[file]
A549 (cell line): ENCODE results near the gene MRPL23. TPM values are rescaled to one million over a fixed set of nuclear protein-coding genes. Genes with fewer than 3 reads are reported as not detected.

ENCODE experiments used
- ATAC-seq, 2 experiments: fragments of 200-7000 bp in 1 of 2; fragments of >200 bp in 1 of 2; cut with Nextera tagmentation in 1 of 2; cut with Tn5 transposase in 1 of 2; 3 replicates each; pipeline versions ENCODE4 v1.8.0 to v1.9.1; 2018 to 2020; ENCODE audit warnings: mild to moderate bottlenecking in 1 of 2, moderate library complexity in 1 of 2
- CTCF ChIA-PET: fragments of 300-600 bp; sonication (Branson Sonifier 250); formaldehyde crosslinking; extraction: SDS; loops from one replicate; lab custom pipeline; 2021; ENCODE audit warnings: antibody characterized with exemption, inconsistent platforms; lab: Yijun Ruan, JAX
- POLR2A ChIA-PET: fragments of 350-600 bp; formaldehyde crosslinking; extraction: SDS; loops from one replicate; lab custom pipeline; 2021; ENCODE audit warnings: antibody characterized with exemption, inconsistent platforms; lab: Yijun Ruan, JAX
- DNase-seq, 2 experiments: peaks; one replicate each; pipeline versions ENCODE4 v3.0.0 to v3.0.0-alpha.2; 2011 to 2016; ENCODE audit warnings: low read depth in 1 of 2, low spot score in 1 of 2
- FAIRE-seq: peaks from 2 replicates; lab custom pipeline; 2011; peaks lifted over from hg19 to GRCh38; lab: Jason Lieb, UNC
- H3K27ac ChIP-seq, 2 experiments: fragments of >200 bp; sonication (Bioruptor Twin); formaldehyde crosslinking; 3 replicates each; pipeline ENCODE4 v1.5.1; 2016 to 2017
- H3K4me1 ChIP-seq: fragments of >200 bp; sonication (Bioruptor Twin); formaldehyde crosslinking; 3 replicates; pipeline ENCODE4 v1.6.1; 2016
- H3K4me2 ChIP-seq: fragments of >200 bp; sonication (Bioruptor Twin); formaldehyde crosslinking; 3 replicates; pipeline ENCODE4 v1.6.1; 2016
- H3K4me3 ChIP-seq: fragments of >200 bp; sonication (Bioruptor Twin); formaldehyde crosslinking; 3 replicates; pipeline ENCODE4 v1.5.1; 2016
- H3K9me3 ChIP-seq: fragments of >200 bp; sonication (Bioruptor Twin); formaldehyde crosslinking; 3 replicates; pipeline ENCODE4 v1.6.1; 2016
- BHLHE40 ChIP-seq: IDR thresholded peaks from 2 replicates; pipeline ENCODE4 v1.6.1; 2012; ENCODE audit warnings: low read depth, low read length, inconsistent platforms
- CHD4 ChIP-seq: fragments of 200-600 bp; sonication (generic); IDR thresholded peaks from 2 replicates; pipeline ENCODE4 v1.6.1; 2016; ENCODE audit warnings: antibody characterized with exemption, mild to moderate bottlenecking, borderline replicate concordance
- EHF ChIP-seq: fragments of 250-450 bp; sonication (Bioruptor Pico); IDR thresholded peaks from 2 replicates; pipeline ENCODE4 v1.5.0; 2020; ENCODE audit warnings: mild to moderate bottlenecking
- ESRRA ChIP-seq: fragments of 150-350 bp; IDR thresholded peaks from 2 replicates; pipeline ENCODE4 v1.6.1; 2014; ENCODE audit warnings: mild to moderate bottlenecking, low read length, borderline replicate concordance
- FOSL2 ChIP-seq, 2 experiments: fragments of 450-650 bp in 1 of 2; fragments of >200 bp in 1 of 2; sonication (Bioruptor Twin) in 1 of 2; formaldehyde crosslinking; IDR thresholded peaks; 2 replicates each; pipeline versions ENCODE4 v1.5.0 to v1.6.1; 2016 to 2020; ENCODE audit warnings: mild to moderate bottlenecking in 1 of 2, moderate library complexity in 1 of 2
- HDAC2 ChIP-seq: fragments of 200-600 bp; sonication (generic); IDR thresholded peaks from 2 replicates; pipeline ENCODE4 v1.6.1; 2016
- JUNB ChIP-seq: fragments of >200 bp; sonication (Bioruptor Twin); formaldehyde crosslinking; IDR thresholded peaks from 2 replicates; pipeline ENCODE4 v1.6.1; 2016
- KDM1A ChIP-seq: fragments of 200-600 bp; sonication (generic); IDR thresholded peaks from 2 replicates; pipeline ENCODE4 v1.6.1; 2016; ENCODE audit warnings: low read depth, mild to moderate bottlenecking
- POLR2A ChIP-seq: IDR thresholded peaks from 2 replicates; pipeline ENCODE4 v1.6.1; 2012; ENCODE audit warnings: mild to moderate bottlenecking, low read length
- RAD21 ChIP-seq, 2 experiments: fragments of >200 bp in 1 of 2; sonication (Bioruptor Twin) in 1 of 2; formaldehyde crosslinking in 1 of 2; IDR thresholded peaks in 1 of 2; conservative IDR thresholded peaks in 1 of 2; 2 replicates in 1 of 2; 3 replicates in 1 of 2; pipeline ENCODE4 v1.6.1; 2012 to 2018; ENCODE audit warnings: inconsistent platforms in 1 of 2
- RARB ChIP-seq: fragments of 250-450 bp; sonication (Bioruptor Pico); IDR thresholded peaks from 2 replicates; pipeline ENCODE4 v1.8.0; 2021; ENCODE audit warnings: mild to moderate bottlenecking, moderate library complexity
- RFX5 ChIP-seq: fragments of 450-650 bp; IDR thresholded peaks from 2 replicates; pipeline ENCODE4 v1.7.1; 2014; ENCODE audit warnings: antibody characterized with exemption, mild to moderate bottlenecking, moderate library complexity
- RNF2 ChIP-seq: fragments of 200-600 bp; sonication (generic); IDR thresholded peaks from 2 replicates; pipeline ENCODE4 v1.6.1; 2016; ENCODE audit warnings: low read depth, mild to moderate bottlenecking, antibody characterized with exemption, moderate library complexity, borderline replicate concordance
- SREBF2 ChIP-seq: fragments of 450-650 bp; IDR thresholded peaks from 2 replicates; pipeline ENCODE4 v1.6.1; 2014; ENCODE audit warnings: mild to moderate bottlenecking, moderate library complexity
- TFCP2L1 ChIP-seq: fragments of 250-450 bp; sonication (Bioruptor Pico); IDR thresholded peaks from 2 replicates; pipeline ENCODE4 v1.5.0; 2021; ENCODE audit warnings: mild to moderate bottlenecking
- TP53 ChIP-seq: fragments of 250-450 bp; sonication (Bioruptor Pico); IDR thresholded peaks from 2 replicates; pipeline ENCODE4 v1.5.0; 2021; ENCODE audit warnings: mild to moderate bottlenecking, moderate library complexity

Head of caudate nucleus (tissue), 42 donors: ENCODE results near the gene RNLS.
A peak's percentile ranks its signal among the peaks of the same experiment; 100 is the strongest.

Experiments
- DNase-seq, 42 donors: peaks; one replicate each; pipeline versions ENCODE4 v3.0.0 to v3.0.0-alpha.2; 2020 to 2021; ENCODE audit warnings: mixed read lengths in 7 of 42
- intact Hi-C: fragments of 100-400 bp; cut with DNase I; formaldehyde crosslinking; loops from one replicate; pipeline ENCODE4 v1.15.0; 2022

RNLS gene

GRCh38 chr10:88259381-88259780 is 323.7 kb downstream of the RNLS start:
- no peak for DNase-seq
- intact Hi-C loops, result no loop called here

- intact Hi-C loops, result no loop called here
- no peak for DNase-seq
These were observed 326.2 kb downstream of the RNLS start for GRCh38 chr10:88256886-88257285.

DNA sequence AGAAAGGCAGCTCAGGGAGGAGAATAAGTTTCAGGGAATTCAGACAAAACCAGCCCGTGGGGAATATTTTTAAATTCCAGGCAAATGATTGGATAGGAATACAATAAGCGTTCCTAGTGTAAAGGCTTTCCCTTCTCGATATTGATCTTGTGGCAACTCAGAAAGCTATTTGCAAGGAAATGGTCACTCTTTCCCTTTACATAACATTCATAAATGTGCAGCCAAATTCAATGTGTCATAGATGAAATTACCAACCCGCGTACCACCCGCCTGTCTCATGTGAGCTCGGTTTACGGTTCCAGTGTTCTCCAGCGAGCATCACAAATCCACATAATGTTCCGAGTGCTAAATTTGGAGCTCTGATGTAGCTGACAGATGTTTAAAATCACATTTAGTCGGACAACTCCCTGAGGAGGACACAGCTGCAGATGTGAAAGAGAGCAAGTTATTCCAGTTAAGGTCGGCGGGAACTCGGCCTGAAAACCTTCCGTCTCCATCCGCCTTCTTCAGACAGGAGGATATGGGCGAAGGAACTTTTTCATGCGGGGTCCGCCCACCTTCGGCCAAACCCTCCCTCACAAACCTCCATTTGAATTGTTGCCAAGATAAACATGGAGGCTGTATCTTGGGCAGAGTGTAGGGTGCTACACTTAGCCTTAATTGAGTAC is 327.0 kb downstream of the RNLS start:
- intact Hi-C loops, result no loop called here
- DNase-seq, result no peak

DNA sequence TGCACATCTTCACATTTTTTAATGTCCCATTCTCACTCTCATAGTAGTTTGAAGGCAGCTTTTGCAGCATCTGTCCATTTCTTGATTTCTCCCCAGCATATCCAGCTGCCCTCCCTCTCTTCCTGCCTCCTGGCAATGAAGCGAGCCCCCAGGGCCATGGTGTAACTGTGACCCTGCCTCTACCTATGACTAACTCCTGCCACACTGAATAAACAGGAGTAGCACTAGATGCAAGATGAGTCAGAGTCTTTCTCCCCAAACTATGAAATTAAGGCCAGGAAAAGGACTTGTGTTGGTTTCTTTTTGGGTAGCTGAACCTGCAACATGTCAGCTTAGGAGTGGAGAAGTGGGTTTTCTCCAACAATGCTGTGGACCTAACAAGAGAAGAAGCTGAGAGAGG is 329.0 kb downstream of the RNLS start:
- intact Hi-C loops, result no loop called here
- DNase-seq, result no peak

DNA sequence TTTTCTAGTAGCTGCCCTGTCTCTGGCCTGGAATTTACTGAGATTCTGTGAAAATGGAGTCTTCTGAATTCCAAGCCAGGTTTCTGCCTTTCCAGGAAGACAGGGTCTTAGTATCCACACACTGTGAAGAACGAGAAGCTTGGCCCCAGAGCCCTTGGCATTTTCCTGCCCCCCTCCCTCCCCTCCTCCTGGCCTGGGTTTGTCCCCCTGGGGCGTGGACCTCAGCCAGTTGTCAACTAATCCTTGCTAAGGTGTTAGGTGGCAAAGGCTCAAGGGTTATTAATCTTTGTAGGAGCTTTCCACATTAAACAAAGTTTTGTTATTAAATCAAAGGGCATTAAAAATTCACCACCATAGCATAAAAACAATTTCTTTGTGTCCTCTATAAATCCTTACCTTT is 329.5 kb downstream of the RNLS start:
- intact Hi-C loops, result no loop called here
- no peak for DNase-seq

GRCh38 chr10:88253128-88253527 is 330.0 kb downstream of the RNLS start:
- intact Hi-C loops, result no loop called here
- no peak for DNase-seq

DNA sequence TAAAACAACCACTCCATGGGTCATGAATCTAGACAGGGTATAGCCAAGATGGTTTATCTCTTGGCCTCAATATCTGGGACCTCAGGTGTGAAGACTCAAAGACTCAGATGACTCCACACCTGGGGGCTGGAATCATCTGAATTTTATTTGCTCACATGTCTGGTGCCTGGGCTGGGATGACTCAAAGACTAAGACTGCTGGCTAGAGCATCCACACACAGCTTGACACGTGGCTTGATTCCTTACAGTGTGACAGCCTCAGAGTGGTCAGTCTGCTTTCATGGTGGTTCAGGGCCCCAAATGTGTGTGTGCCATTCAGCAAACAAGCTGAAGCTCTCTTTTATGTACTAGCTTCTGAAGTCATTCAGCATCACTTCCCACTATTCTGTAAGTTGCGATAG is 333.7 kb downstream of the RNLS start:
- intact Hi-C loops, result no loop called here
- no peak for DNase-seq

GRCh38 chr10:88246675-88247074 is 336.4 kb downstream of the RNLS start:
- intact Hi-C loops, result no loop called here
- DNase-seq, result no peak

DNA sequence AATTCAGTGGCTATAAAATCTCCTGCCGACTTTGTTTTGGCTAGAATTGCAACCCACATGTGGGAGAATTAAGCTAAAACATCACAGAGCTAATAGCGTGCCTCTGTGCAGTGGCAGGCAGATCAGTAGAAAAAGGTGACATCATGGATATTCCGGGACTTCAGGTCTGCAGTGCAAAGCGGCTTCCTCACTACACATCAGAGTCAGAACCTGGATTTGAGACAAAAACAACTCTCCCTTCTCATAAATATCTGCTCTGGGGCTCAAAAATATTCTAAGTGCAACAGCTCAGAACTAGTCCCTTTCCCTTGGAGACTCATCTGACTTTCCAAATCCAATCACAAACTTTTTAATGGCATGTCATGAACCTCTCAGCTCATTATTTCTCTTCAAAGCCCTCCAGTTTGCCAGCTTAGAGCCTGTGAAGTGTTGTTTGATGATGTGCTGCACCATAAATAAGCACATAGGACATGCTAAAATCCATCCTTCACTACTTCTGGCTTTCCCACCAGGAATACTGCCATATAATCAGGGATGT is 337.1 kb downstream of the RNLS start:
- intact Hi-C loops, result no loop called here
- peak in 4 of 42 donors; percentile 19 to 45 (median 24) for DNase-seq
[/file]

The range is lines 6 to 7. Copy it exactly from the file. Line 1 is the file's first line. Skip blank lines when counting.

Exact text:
- DNase-seq, 2 experiments: peaks; one replicate each; pipeline versions ENCODE4 v3.0.0 to v3.0.0-alpha.2; 2011 to 2016; ENCODE audit warnings: low read depth in 1 of 2, low spot score in 1 of 2
- FAIRE-seq: peaks from 2 replicates; lab custom pipeline; 2011; peaks lifted over from hg19 to GRCh38; lab: Jason Lieb, UNC